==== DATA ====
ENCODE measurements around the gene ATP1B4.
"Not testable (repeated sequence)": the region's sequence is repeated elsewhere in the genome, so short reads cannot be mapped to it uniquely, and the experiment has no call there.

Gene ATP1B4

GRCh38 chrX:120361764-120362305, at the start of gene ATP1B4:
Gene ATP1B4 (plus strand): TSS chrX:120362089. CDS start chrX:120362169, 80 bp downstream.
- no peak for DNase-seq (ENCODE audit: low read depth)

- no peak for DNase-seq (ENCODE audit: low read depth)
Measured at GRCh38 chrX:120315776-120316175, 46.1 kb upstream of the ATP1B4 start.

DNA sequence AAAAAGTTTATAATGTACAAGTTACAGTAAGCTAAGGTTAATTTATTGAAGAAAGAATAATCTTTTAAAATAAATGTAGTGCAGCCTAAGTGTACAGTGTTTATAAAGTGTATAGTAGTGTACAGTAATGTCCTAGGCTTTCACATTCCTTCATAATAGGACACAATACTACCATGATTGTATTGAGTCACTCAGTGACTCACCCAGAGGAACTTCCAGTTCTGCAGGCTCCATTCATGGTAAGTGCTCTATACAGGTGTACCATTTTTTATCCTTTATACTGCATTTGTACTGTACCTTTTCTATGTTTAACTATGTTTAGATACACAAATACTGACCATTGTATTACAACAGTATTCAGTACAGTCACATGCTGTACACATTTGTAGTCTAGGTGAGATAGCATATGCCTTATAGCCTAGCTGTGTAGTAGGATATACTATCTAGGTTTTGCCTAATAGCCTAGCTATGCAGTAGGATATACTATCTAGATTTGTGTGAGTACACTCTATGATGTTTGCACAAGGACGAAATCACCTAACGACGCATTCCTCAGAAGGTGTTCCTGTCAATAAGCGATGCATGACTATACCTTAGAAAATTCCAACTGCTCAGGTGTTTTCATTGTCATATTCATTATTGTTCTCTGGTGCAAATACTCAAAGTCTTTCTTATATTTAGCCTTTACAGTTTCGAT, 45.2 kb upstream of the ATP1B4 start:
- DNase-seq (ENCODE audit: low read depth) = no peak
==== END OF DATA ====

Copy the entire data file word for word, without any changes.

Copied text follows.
ENCODE measurements around the gene ATP1B4.
"Not testable (repeated sequence)": the region's sequence is repeated elsewhere in the genome, so short reads cannot be mapped to it uniquely, and the experiment has no call there.

Gene ATP1B4

GRCh38 chrX:120361764-120362305, at the start of gene ATP1B4:
Gene ATP1B4 (plus strand): TSS chrX:120362089. CDS start chrX:120362169, 80 bp downstream.
- no peak for DNase-seq (ENCODE audit: low read depth)

- no peak for DNase-seq (ENCODE audit: low read depth)
Measured at GRCh38 chrX:120315776-120316175, 46.1 kb upstream of the ATP1B4 start.

DNA sequence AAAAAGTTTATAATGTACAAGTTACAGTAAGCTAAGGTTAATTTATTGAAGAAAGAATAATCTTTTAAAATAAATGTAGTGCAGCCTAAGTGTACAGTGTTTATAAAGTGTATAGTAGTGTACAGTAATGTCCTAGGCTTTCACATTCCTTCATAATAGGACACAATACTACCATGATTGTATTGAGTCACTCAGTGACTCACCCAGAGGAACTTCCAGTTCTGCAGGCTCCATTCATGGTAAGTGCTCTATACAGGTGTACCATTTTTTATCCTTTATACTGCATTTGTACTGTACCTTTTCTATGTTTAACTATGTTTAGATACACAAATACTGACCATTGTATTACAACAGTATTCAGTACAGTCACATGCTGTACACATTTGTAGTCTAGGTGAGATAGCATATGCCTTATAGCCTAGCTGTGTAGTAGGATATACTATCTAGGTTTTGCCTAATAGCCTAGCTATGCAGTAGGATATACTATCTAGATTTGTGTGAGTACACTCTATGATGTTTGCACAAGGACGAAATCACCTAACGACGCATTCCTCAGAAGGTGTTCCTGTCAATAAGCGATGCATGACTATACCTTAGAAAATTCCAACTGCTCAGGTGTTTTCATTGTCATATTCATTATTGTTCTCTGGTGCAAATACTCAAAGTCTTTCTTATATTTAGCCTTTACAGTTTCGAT, 45.2 kb upstream of the ATP1B4 start:
- DNase-seq (ENCODE audit: low read depth) = no peak